More than ten years before Hilary and Jackie graced the screen, Tom Kempinski wrote Duet for One. His play - which revolves around the Jacqueline Du Pre type character, Stephanie Abrahams - was a West End hit and has been performed in some 35 countries as well as being made into a Hollywood film (by all accounts a hit, though I can’t see why).
Like Du Pre, Stephanie is a first-class string musician, a violinist who develops the wasting disease multiple sclerosis and will never be able to play again. We follow her degeneration over several months of visits to her psychiatrist, Dr Feldman, and suspect their relationship, which becomes more and more complex, begins to mirror her difficulties with her husband.
The play - set in the shrink’s office - smugly takes us through the stages of her grief from denial and anger to sadness and, finally, the possibility of acceptance.
Sasha Waddell as the semi-crippled Stephanie is extremely watchable. But, while making all the right moves, she seems to lack emotional connection with the character in the moments that matter most. This is not helped by Kempinski’s writing, as the character makes sudden leaps rather than developing gradually.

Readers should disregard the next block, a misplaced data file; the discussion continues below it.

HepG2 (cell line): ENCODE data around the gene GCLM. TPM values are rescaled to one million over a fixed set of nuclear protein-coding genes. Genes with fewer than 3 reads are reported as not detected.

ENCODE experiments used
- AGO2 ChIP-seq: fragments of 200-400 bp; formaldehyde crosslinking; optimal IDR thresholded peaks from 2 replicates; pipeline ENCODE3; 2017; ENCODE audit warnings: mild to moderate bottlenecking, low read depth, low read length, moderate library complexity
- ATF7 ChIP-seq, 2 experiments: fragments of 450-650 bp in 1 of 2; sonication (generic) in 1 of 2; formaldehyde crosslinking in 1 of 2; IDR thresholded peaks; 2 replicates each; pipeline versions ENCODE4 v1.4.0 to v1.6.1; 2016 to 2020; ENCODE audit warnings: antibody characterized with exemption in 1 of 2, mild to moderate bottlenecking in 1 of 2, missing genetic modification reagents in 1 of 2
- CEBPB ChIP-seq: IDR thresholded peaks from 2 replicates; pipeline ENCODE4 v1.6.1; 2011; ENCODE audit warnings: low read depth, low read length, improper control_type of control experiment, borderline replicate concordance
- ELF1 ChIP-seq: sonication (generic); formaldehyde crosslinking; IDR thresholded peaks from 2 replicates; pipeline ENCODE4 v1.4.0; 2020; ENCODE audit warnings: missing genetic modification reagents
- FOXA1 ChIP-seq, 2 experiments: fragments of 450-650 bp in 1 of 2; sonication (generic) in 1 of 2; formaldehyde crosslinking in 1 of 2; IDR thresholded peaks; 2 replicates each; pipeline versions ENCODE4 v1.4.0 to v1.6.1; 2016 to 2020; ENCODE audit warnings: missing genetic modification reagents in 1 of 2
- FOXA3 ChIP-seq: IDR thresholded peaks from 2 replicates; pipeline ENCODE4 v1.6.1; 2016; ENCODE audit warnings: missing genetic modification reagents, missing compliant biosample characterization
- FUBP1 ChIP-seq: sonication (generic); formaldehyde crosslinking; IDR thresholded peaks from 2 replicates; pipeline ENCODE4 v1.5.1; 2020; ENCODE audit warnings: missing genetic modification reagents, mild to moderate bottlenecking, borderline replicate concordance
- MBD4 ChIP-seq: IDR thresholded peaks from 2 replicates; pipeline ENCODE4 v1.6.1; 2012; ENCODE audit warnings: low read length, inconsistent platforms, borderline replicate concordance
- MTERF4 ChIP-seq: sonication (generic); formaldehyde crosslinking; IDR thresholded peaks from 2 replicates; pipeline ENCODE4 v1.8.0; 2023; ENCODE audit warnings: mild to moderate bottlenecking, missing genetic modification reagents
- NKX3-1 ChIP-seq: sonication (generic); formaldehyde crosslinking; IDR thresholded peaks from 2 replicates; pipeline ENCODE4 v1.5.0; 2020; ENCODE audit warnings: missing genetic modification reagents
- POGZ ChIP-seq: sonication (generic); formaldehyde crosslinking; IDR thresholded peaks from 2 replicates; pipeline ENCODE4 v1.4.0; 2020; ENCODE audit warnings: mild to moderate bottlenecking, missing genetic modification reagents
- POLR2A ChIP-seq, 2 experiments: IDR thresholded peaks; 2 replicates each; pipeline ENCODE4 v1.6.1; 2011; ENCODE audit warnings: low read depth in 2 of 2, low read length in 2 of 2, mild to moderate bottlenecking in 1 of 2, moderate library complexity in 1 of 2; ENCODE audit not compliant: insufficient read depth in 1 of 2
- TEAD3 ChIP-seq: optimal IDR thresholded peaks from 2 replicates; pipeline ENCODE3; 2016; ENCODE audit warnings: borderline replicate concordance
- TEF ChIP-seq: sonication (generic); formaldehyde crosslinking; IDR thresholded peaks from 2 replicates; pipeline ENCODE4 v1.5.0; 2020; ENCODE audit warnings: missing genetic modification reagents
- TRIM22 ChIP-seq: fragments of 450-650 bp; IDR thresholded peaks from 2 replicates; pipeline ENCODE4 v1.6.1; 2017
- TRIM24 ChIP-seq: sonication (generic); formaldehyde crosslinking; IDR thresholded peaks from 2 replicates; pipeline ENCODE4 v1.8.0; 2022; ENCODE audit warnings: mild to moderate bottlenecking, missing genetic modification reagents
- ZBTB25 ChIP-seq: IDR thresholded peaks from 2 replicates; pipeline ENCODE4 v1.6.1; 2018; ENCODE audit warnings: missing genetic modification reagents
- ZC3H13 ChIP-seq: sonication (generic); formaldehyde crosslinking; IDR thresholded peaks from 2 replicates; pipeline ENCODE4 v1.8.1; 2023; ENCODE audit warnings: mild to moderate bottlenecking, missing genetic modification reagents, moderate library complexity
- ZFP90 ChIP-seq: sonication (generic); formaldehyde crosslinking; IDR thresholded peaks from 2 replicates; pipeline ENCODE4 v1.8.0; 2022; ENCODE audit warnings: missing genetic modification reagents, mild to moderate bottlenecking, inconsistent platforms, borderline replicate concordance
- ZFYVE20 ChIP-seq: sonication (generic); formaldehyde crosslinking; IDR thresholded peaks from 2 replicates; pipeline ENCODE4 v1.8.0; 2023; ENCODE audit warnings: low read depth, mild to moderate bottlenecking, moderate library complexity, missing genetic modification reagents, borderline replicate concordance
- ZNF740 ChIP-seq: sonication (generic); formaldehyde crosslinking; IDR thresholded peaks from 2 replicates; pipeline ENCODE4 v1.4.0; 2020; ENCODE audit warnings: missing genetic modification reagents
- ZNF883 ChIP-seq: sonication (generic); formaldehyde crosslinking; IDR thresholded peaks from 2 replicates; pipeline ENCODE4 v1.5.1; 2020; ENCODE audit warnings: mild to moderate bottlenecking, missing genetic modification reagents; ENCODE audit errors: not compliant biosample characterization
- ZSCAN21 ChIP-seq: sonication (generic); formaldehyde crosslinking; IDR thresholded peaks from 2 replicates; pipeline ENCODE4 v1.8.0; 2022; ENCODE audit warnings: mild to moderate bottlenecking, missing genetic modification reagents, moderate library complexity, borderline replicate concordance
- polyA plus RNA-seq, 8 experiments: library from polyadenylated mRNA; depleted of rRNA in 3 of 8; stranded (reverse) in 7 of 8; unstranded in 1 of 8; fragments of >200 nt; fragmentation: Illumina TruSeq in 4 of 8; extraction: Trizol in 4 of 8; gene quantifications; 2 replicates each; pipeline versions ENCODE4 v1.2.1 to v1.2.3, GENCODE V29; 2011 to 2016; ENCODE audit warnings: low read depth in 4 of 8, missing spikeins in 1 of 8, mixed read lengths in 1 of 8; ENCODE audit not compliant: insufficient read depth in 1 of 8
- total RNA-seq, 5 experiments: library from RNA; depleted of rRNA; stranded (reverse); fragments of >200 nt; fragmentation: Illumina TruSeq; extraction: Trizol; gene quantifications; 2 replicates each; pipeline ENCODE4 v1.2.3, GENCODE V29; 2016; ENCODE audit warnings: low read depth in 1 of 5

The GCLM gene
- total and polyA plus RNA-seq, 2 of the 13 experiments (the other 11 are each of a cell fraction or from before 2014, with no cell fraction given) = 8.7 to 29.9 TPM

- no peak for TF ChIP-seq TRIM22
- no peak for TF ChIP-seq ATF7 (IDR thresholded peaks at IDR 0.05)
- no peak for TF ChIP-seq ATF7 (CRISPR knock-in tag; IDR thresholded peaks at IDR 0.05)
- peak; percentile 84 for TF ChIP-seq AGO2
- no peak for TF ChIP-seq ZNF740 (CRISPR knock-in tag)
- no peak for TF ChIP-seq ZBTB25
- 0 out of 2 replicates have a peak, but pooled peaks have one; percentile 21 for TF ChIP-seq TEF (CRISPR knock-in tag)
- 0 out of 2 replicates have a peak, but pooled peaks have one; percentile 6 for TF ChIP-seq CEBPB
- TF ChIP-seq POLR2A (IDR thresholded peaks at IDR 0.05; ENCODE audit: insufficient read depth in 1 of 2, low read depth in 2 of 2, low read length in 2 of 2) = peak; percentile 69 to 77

As the Doctor, George Tardios is puzzling. His delivery is strangely over-enunciated and wooden, and you begin to wonder whether this is a device or a flaw in the acting. The enigma continues when, early in the second act, Stephanie mocks his cod German accent. All very confusing.
There's very little evidence of a firm directorial hand. Michael Bernardin’s direction is shapeless and static. The play moves erratically, and the moments of climax are lost.
The studio space at the Broadway is inviting and intimate, but for some reason, we are placed well away from the playing area. This, teamed with the echoes of noises from the main auditorium, makes the actors task to hold the audience a Herculean one.